One important issue that the worker must agree with the employer on, is medical coverage. Medial insurance may be dropped due to non-payment during FMLA leave. Most employees have medical insurance paid with a portion of the salary. When they leave, the employer may opt to continue paying the medical insurance premiums. When the employee returns, they repay the amount owed.
It is because of the MHPA, Mental Health Parity Act of 1996, that mental health treatments must receive equality with other types of treatment. The initial bill that was passed in 1996 was due to expire on September 30, 2001. It has been amended five times, including just this passed February, which extended the act until December 31st this year. MHPA requires that group health insurance plans that fund mental health treatments cover it at the same level as other medical treatments.
Some people may be wondering why their Florida employee benefits don’t insure mental health treatments. Of course, it is not the case for most people, since many insurance plans do cover mental health. For those that may not be covered for psychological treatment, it’s not against the law. There is no state or federal law that requires group health insurance to cover mental health treatments. The MHPA simply regulates those plans that do offer coverage for psychotherapy, counseling, or other mental health treatments.
The federal EBSA, meaning Employee Benefits Security Administration, handles violations regarding health care and pensions. A majority of workers in the United States are covered by employee benefit plans. There are over 150 million people who are protected by the EBSA. If there was a violation concerning mental health coverage, they would be the ones to deal with it, as well as pension law.
Under the MHPA, annual limits on mental health coverage have to match those limits of other medical coverage. A low limit for mental treatment, for example, would have to be the same as the limit for surgery. If the limit for surgery is higher than the limit for mental health, the plan is in violation of the law. Basically, if a plan is going to cover mental health, it has to be covered equally. Otherwise, the only other legal move is not to offer coverage for it all together.
If you’ve ever wondered what it takes to get US Secretary of Labor Elaine Chao riled up, now you know. The petite, well-dressed Chao is normally described as “ladylike,” but her recent remarks showed that even the normally unflappable Secretary has her limits.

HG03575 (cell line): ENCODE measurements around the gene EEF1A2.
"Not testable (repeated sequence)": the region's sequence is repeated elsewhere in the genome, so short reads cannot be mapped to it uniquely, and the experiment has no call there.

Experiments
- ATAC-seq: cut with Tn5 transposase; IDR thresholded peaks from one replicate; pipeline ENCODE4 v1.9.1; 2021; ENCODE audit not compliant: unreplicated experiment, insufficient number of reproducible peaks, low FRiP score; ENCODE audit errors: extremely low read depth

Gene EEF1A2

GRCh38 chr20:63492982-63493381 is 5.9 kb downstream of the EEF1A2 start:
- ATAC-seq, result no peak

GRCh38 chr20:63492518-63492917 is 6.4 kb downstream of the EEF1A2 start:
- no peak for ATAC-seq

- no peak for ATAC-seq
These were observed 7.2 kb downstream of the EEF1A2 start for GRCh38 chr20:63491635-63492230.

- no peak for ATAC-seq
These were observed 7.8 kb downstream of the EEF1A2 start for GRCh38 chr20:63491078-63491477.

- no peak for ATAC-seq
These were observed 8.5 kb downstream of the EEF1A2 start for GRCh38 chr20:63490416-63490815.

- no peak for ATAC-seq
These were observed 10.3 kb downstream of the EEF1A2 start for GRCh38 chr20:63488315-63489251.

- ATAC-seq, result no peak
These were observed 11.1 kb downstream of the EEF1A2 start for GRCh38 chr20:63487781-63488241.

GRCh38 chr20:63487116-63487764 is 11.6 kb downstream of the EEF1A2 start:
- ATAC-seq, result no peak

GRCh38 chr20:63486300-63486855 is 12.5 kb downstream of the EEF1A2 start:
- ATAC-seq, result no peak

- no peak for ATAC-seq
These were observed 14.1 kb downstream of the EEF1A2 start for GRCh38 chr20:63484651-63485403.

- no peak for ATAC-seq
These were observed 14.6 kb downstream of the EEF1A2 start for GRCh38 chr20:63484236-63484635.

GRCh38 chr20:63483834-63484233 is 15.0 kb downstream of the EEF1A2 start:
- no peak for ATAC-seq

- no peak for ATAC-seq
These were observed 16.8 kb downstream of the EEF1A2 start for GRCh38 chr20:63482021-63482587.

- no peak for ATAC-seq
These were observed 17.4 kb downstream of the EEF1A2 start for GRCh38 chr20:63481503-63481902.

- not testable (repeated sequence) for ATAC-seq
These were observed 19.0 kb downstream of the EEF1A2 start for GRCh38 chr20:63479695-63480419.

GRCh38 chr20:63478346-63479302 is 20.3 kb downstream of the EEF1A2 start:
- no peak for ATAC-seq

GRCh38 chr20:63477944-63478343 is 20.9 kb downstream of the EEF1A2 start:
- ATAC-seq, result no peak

The US Dept. of Labor recently sued a company and its owner to recover over $1.5 million in Florida employee benefits.
In a stinging comment, sedate US Secretary of Labor Elaine Chao said, “Workers’ retirement plans are not to be treated as cash machines for management’s convenience.” She added, “This legal action on behalf of the retirement plan’s participants seeks to recover more than $1.5 million, ensure the plan’s future integrity and prevent the defendants from ever again being in a position to plunder employee benefits.”
The suit was lodged against X-Ray Equipment Co., a firm that sells and services medical equipment including CT scanners, MRIs and PET scanners. The suit alleges that the owner of X-ray misused more than $1.5 million in retirement plan assets to benefit the company.
Misusing retirement funds is a violation of the US Employee Retirement Income Security Act (ERISA). According to the suit, between Sept. 30, 2000 and now the owner of X-ray failed to collect $1,156,800 in loans plus interest owed to the plan. He also kept $427,021 in loan payments made by plan participants and third-party borrowers. In a flagrant violation of trust, the loan repayments were co-mingled with the general assets of the company and used to pay company expenses.
The company owner acted as the plan trustee. In that capacity, he made risky investments with the plan funds resulting in hefty losses. As a result, the plan was unable to pay benefits to retirees who had made contributions.
Under the suit, X-ray and its owner would have to pay back all the lost money, with interest. They would also be barred permanently from service to any plan covered by ERISA. A new plan trustee would be appointed to handle the funds.